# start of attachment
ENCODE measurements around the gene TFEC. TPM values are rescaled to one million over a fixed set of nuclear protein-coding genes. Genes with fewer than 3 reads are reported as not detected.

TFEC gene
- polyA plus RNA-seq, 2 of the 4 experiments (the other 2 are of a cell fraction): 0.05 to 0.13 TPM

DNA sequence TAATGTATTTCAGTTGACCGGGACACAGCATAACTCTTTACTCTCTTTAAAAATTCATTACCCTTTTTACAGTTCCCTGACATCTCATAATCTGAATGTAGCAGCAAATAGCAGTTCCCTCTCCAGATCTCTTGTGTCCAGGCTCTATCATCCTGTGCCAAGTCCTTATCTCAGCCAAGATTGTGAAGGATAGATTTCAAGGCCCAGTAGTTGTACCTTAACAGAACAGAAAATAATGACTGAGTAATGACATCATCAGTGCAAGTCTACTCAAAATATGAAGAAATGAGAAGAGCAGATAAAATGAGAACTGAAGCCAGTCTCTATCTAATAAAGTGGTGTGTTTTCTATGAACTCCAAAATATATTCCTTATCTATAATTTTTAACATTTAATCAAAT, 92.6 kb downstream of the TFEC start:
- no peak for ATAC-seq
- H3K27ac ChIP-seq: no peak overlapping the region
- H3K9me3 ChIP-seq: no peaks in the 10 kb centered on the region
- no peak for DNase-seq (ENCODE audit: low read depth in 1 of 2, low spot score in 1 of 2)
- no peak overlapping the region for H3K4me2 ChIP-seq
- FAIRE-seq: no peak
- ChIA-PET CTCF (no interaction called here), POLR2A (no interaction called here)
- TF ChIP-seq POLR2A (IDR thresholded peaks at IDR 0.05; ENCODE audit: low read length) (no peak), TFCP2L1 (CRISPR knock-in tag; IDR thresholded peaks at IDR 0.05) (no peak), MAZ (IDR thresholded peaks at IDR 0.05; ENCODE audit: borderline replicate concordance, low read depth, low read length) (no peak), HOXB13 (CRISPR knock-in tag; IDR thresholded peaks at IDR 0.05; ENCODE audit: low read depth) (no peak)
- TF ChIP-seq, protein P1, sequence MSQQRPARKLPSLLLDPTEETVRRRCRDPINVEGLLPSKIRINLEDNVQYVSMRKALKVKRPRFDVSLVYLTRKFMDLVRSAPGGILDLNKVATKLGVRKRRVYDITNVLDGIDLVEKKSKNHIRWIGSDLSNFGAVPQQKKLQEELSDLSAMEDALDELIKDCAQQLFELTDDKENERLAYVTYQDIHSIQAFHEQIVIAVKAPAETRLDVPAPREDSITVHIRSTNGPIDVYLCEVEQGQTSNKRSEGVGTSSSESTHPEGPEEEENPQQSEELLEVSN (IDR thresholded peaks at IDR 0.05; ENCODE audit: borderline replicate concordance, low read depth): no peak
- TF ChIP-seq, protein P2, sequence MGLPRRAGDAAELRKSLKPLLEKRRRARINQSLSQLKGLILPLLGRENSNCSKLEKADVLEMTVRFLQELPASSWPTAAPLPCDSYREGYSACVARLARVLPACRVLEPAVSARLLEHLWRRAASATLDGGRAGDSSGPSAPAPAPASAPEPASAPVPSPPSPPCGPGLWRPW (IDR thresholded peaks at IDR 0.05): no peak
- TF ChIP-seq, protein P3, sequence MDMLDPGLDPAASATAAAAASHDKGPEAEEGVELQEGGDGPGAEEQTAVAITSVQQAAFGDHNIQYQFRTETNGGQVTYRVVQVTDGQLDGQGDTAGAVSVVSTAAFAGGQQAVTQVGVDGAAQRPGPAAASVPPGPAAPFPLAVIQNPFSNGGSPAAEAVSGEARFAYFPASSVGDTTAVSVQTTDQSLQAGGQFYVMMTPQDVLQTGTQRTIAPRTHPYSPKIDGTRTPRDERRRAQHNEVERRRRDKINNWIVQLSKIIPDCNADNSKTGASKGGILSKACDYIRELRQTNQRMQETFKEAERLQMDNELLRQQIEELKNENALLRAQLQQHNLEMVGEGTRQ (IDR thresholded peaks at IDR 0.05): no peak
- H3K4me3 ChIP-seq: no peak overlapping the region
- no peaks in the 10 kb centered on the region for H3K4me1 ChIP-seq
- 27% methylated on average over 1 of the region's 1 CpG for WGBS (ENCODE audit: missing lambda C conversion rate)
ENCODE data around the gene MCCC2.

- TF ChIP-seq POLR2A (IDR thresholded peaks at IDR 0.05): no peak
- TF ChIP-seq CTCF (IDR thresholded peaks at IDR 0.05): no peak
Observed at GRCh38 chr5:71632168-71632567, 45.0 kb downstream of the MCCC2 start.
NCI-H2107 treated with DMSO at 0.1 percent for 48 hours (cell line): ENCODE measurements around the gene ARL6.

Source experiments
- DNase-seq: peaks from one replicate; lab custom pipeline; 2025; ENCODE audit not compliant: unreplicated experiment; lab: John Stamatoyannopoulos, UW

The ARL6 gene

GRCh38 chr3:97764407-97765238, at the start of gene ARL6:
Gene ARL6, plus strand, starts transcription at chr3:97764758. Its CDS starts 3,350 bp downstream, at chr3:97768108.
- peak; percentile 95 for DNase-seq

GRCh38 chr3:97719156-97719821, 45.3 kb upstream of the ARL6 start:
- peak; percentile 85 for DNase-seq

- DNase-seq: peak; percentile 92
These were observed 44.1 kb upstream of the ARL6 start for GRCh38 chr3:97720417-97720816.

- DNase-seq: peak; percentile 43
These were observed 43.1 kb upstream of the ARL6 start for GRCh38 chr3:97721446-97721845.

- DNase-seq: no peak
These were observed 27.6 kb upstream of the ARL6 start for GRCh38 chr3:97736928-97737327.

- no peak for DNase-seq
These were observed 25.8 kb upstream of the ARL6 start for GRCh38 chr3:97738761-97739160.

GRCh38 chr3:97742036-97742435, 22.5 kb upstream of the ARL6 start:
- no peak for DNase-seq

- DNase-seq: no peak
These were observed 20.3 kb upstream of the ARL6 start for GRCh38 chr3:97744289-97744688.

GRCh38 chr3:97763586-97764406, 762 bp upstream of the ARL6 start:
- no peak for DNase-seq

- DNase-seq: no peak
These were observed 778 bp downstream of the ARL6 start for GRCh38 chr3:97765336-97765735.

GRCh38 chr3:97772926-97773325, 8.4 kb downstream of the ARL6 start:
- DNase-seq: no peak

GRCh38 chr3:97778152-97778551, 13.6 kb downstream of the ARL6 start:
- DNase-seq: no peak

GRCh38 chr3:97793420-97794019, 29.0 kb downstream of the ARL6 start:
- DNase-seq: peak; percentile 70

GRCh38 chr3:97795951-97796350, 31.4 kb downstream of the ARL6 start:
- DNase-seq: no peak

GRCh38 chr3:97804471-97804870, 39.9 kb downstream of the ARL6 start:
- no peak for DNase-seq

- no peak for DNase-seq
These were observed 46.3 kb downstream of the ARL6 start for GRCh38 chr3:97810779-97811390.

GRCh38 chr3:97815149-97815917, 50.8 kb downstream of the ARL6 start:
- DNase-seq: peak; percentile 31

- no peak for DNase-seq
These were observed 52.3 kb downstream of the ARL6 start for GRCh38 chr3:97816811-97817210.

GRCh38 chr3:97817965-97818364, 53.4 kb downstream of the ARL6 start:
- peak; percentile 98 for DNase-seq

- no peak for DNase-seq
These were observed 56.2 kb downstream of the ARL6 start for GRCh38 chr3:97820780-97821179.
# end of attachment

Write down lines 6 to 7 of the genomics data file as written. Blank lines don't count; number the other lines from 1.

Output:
- H3K27ac ChIP-seq: no peak overlapping the region
- H3K9me3 ChIP-seq: no peaks in the 10 kb centered on the region